• Step 4: sand with 220 lightly then move to 320 or 400 grit, depending on what type of surface you prefer.
  • I use the 6mm board.  The 3mm board will warp from the gesso pulling as it dries on one side. Any warping that does happen is minimal and can be corrected by framing. The spring is less than that of wooden panel. I have had paintings done using this method in my studio, which is not climate controlled and sees extreme temperature and humidity chages throughout the year with no integrity issues, whatsoever.
David Eichenberg

These are more links to websites which talk about Sintra and working with Sintra

Manual for working with Sintra

There is a manual which is mentioned by some as the best reference for working with Sintra - I think this is the pdf file for the Sintra Manual created by Alcan Composites.

This is what the manual says about painting on Sintra
Types of paints known compatible with Sintra material
A. Vinyls 
B. Acrylic Lacquers 
C.    Two part polyurethanes
With Sintra material, water-based latex systems and oil-based enamels generally do not have the good adherence properties of solvent based systems. Although, the use of primers can improve the adherence of non-solvent based systems, the adherence is usually minimal.
It also indicates the preparation required prior to painting.  The Manual also recommends testing.

By artists
By Model/robit makers
In terms of supplies, I'm guessing we're talking about specialist suppliers only. is one source of Sintra that I found on the net and David confirms this is the one he uses.

Many thanks to David for providing notes on how he uses Sintra - that's helped to clarify how it's used and I have to say David's oil paintings look extremely good on it.

Note:  David Eichenberg lives in Toldeo, Ohio and graduated from the University of Toledo with a degree in sculpture and painting in 1998.  


visioneerwindows said...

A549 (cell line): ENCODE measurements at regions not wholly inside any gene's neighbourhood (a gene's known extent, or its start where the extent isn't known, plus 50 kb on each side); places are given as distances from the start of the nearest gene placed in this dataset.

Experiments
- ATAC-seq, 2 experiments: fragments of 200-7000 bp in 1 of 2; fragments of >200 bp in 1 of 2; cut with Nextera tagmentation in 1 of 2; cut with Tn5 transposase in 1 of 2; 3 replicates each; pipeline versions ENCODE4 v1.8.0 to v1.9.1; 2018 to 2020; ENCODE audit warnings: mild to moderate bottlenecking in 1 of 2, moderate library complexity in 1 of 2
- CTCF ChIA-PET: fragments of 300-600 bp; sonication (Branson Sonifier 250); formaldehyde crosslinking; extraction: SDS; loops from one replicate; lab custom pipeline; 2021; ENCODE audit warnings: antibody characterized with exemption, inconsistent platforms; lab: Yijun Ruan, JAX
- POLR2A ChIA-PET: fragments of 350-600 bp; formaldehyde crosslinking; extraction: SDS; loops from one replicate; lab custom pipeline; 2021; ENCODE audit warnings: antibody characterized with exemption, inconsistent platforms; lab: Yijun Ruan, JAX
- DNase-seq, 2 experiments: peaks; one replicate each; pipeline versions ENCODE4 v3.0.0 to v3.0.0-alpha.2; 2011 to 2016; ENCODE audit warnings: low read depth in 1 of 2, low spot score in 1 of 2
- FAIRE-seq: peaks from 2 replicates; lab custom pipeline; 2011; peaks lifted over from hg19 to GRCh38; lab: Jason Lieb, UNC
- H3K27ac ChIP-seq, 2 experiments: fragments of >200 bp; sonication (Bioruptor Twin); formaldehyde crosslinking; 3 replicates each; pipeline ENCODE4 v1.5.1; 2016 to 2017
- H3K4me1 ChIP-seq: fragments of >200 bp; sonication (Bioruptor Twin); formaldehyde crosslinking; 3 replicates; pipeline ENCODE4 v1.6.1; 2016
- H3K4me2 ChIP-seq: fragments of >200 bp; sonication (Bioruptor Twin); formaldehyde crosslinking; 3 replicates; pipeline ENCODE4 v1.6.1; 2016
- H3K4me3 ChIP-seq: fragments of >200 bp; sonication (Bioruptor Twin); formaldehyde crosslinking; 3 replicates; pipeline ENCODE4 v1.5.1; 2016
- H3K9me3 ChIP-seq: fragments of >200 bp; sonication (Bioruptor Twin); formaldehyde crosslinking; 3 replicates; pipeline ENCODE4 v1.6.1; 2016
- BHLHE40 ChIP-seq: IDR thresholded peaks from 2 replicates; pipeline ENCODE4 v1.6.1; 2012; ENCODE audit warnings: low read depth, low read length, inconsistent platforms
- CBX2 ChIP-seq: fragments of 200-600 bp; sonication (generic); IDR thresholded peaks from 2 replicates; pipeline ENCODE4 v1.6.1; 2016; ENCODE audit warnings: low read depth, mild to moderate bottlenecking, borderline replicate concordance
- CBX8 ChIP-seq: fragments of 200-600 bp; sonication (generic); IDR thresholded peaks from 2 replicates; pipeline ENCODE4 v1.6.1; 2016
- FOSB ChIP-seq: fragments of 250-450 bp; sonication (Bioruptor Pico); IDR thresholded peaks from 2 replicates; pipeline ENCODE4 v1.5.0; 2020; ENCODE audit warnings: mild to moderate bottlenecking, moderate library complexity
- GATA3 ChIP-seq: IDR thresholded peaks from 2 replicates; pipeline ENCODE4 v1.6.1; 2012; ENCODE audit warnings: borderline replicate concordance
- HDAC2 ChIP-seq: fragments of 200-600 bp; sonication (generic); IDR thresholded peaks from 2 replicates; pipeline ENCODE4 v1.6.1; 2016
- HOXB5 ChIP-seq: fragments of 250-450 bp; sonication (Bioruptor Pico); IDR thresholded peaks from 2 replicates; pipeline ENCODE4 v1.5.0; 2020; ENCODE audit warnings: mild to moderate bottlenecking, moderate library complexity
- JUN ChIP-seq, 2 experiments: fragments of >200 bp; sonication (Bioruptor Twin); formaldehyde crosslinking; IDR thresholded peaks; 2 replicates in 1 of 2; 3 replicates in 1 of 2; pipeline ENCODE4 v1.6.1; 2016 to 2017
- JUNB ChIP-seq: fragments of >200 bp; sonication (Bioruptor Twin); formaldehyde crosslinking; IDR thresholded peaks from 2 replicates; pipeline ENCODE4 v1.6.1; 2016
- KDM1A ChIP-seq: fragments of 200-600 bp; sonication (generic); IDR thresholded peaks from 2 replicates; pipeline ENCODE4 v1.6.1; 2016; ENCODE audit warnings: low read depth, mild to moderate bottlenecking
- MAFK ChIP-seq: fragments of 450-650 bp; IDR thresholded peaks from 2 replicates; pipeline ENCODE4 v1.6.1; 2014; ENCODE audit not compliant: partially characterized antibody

judging from this, with some sanding prep and the acrylic gesso, this could also be used with pen and acrylic inks...

Anonymous said...

I am about to use sintra over masonite, but I will add a strainer to the sintra to rigidify, and then mount canvas to it. The feature of it being chemically inert is appealing. Worth investigating.

Anonymous said...

The idea of mounting canvas to sintra may be the best way to go instead of painting directly on it.advantages:
chemically inert-no apparent off gassing-can mount canvas to it for plein air panels- can be rigidified by gluing a wood strainer to will be affected by extremes in heat
which is why a mounted canvas may be better. I hear Miracle muck is a good adhesive to use, or acrylic gel. finally,sintra can replace linoleum
for large scale relief prints. can cut in any direction and the effects are like a large scale wood engraving.

Anonymous said...

Sintra is also used in sign making. I know of a guy who uses it at Golden acrylics to paint on. I would go with
mounting canvas to it rather than paint directly on it.
It is flammable, but then, so are all wood substrates.
The data that it is chemically inert should be a boon to those who fear acidity and surface induced discoloration from wood. Worth exploring in greater detail. anon.